A security researcher demonstrates how an SSL renegotiation vulnerability made public earlier in November could be exploited to steal Twitter log-in credentials
A security researcher has demonstrated how attackers could use a newly discovered vulnerability in the Secure Sockets Layer protocol to launch an attack on Twitter.
The researcher, Anil Kurmus, posted details of the attack to his blog, The Secure Goose, 10 Nov. The exploit takes advantage of a vulnerability reported 5 Nov. by researchers from PhoneFactor. Although the security hole Kurmus took advantage of has reportedly been closed by Twitter, one of the researchers at PhoneFactor who discovered the bug said the exploit underscores the flaw’s significance.
The exploit takes advantage of an SSL renegotiation issue. According to PhoneFactor, the vulnerability partially invalidates the SSL lock and enables attackers to launch attacks that could compromise a variety of sites that use SSL for security—including banking sites, and back-office systems that use Web services-based protocols.
In a paper, PhoneFactor researchers Steve Dispensa and Marsh Ray explained (PDF) that the vulnerability allows a man-in-the-middle attack to inject an arbitrary amount of chosen plaintext into the beginning of the application protocol stream. This in turn can lead to a variety of abuses, they contended.
In Kurmus’ case, he took advantage of the flaw to steal Twitter log-in information as it passed through encrypted data streams between client applications and Twitter’s Web servers.
“If a Web application allows users [to] store or transmit arbitrary data from a post request to a location where the user can later retrieve it, an attacker can prefix the victim’s entire HTTP request as a post and then read it back out, gaining access to sensitive information in the process, such as cookies or other authentication credentials,” explained Tom Cross, manager of IBM X-Force Advanced Research, in a blog post. “In Mr. Kurmus’ example he uses this technique to post a victim’s Twitter request to his own Twitter feed, gaining access to the victim’s password.”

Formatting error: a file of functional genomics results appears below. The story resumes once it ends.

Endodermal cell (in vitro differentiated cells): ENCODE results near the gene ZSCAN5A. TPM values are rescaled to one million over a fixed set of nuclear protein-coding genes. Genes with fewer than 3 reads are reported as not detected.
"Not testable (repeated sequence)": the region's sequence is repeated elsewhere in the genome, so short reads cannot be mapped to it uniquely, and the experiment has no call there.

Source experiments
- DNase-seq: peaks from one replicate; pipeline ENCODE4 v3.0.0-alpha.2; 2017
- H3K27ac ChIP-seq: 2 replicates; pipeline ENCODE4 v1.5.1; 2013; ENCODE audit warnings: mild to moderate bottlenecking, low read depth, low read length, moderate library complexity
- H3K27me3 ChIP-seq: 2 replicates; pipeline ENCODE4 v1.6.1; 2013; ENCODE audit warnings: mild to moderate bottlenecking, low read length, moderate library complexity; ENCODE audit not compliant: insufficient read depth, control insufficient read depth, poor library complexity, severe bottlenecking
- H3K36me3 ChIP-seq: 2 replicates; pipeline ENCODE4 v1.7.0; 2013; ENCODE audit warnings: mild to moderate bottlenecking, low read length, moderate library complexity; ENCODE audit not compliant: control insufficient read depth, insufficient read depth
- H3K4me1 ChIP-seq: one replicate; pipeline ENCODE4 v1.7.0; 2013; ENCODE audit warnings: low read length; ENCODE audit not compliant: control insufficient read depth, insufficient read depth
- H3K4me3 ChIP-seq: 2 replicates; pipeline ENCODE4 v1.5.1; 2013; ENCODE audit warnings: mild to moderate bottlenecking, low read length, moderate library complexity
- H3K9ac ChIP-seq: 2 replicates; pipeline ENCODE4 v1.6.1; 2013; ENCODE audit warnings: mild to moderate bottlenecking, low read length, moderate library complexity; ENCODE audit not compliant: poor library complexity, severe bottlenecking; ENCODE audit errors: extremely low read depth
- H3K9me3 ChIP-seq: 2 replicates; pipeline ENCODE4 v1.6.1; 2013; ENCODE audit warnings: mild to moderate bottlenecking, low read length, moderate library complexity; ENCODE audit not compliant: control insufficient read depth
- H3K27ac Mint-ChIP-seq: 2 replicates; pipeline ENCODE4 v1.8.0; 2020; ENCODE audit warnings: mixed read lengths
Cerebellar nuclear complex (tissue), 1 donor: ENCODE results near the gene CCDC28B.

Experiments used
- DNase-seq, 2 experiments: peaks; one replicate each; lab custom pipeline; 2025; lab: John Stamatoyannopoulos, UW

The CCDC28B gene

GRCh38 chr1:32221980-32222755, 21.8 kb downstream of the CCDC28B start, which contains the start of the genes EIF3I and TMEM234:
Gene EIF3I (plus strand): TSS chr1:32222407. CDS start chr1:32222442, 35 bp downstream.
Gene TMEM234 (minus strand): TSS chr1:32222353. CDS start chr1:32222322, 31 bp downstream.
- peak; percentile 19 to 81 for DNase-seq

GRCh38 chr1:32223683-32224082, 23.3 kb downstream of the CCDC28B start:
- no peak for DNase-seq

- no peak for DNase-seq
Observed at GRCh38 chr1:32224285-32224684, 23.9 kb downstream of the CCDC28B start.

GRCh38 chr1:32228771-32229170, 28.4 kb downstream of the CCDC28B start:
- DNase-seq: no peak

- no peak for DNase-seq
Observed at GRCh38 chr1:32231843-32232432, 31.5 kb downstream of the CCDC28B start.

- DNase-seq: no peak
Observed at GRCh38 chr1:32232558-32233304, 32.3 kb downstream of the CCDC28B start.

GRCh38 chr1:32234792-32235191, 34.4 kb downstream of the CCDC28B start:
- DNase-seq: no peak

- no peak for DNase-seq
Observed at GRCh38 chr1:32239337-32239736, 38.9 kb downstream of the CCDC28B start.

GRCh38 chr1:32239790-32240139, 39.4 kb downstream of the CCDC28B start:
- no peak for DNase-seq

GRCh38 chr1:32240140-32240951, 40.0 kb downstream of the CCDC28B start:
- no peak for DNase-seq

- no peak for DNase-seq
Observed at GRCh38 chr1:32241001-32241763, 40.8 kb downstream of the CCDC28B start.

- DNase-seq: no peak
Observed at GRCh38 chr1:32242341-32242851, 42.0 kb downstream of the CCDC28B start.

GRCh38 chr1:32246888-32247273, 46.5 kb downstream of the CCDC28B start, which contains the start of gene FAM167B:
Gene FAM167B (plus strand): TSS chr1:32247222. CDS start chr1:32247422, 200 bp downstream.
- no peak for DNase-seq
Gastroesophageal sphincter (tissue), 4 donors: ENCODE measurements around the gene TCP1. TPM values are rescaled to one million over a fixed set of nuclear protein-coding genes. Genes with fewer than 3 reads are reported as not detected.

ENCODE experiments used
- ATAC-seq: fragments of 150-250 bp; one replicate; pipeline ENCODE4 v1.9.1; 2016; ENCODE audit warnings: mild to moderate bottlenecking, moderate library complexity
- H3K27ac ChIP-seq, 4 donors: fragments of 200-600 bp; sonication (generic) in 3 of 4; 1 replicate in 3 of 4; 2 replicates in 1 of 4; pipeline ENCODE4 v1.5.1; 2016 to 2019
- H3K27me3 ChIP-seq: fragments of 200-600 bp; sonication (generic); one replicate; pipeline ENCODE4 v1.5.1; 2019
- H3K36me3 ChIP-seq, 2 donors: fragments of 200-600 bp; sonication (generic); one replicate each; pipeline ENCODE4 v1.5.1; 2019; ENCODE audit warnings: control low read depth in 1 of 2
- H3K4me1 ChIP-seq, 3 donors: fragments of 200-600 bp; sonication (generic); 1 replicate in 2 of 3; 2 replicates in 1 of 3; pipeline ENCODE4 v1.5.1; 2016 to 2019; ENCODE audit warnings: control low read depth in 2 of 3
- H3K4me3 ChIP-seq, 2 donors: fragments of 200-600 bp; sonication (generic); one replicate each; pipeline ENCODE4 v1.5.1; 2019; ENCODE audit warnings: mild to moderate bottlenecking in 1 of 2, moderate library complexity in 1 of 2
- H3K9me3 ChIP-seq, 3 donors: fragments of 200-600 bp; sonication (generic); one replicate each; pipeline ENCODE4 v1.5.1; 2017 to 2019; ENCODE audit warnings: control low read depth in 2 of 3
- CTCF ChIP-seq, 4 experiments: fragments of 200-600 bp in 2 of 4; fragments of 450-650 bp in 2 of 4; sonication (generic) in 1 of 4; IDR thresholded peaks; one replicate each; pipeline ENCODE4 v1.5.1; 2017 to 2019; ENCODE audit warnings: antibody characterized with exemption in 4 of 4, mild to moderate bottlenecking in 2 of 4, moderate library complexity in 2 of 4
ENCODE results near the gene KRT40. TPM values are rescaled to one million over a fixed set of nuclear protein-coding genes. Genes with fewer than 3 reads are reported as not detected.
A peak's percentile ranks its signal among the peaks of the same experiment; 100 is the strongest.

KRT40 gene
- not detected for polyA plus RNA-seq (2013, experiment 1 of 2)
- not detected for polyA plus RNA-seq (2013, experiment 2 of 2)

“Obviously, a great many Web applications allow users to store or transmit arbitrary data,” Cross continued. “The most obvious examples are Web mail applications—the attacker could essentially e-mail himself a copy of the victim’s cookie. Webmail credentials are a popular target on insecure wireless LANs.”
When news of the vulnerability hit, some in the security community said the bug’s impact was essentially the same as cross-site request forgery, which many Web applications are protected against. However, according to Dispensa, Kurmus’ exploit showed that the bug could have broader implications.
“It’s difficult to predict the implications of a break in a security protocol, however subtle it might be,” Dispensa said in a statement. “I suspect we’ll be uncovering new ways to exploit this protocol flaw for years to come. A complete solution involves patching every SSL client and server in the world, which will take years, so administrators will have to keep a close eye on systems in the meantime. Administrators should deploy countermeasures such as vendor-supplied patches, intrusion detection systems and so on.”